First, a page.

The bring-your-own-device revolution has transformed the way businesses manage mobile device technology. BYOD has created a culture of happier, more productive employees and helped businesses cut the costs of leveraging mobile technology, but the revolution has not been without consequences.
A recent Gartner report suggests that by 2017, more than half of employers will implement BYOD policies that require employees to provide their own mobile devices. These lucky employees will have control over what kind of devices they want to use, as well as how new—and expensive—their device will be. On the employer side, businesses that opt for BYOD won’t have to invest funds in purchasing devices for their employees, and they won’t be offering outdated devices that are several years and several versions behind the newest options.
Unfortunately, BYOD can be a Pandora’s Box for a company’s IT department. Without proper management tools in place, the cost of handling a wide array of personal devices can crush the potential savings BYOD policies generate. Combine the challenges of managing diverse devices and operating systems with concerns about corporate information security, backup and recovery issues, and compliance problems, and BYOD can become a bit of challenge.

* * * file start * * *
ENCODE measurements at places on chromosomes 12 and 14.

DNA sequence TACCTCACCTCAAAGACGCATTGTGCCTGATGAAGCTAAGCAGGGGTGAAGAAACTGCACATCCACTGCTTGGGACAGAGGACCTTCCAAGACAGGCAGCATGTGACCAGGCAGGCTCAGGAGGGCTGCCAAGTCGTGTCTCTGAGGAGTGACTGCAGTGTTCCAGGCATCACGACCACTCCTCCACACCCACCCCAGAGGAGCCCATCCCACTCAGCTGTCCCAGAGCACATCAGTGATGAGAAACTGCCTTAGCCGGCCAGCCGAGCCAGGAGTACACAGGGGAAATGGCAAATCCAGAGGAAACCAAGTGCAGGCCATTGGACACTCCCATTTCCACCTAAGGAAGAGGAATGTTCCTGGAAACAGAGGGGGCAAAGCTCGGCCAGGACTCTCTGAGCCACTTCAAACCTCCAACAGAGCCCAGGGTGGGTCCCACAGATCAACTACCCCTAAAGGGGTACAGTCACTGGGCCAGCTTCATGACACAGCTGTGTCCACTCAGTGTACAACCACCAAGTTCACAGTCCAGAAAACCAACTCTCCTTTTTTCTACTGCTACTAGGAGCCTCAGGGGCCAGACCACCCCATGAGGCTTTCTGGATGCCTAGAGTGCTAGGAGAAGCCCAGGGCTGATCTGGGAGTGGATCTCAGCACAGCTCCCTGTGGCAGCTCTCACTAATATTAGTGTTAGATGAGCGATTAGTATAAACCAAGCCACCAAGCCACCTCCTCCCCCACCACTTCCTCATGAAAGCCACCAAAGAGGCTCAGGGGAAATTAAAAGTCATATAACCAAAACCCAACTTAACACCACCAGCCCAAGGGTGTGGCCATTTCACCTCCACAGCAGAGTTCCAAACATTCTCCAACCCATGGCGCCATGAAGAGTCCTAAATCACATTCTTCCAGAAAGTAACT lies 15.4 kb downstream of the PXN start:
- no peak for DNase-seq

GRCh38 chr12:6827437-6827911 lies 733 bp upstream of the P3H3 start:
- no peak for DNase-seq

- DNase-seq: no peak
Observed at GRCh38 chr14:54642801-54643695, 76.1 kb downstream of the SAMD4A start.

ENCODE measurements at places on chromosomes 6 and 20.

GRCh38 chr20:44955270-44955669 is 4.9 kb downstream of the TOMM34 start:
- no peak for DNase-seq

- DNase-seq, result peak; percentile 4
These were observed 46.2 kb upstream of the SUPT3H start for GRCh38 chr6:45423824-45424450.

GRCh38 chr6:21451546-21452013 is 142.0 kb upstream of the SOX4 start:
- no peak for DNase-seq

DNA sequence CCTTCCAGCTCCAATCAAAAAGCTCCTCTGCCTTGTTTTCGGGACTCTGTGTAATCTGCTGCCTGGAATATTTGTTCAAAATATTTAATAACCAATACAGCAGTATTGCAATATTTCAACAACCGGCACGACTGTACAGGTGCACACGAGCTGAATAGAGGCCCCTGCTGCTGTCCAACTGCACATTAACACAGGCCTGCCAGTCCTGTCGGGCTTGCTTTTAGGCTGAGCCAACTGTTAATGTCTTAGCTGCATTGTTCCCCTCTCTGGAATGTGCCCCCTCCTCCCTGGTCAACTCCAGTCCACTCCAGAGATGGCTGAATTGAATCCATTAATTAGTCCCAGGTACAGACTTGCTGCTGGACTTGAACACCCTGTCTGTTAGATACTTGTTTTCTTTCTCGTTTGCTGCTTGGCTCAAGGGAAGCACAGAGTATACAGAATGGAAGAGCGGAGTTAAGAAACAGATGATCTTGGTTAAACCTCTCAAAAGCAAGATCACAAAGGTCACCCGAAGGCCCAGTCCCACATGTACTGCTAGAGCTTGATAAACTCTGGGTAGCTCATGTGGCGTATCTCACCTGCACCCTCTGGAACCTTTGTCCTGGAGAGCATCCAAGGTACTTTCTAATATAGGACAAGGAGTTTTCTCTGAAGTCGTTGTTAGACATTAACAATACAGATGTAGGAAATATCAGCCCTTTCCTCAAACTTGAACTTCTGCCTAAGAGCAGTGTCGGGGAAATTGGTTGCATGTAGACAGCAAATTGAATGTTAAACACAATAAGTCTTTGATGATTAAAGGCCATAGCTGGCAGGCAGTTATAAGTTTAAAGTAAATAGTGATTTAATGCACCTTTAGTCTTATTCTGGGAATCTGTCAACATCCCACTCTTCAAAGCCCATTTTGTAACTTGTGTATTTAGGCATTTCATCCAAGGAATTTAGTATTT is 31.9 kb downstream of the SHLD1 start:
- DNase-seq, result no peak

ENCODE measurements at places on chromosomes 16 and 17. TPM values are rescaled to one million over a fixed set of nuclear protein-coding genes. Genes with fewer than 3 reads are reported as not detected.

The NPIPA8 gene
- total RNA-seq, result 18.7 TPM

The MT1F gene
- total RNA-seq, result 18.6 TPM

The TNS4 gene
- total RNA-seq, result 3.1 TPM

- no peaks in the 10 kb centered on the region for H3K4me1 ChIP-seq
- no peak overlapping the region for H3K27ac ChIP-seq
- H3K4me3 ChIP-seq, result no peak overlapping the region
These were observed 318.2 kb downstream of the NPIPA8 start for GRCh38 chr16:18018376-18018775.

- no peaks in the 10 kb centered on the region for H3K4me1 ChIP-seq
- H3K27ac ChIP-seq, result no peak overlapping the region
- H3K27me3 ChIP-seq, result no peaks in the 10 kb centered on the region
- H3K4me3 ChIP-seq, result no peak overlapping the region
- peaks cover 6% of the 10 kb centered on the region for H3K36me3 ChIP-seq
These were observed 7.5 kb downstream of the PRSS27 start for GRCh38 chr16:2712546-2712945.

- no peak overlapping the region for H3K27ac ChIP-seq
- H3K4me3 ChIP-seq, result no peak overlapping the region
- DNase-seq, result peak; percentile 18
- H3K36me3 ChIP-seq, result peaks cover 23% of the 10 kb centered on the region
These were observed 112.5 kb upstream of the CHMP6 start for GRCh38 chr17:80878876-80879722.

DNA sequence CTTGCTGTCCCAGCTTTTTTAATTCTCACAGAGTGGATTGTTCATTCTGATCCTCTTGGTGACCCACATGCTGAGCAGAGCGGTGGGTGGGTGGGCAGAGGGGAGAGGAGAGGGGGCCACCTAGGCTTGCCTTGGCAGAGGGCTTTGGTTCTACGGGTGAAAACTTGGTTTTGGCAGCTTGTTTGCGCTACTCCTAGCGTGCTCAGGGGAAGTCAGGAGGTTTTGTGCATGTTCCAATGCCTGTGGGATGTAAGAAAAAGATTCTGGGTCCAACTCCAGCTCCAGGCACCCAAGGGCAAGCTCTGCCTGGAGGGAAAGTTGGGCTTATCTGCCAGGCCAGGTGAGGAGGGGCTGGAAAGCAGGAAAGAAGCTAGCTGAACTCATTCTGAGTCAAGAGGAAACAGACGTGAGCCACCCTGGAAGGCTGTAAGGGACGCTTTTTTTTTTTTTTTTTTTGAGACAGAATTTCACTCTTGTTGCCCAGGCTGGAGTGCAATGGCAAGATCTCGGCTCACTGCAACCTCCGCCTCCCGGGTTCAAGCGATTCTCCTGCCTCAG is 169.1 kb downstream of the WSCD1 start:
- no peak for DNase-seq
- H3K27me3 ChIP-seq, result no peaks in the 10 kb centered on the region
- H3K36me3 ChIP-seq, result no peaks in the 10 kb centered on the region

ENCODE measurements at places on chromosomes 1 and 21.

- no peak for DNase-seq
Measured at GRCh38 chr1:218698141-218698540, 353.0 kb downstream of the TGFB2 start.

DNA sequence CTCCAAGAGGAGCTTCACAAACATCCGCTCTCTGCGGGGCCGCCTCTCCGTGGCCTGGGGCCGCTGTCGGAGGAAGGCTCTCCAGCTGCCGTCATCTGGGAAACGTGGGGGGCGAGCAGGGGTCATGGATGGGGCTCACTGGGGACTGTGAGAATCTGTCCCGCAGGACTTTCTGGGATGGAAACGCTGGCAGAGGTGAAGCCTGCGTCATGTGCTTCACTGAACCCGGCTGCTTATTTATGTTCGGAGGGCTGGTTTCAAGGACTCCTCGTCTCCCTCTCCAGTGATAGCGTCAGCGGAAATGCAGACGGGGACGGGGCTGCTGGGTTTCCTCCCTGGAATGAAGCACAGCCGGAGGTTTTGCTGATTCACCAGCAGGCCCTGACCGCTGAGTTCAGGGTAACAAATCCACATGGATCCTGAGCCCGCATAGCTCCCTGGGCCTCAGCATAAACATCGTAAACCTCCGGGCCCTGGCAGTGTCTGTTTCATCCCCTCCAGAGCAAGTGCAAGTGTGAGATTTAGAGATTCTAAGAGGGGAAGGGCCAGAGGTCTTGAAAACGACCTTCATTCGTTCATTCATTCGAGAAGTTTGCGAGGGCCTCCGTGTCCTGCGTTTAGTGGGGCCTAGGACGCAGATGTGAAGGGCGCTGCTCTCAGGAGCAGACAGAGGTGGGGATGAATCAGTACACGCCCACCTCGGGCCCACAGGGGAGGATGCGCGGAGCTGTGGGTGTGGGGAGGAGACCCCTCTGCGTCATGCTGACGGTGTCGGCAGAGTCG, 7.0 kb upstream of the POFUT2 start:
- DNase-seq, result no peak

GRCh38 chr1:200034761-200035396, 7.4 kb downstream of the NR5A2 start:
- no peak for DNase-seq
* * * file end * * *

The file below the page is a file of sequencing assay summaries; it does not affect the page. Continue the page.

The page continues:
Enter the COPE, or corporate owned, personally enabled, strategy. With COPE devices, companies purchase and supply mobile devices to their employees, but they do so with the understanding that employees will be able to use the device for personal use as well. The device is still owned by the company, and should the employee move on to employment elsewhere, the company can be sure the information on the device doesn’t leave, too.
The ability to maintain ownership of the device can be a huge benefit for companies that have a robust sales presence—unlike BYOD, COPE ensures all of the data and contact information on the device stays with the company in the event of employee departure. And if a device is lost or stolen, COPE makes it easy for IT departments to wipe the device clean and provide a new one in a short amount of time.
Both COPE and BOYD strategies can have their benefits, however. If you’re exploring the best ways to manage mobile devices for your company, take a look at our post on the best practices for developing your mobile device management policy, or contact us to learn more about how we can help you meet compliance and handle security with our mobile device management tools.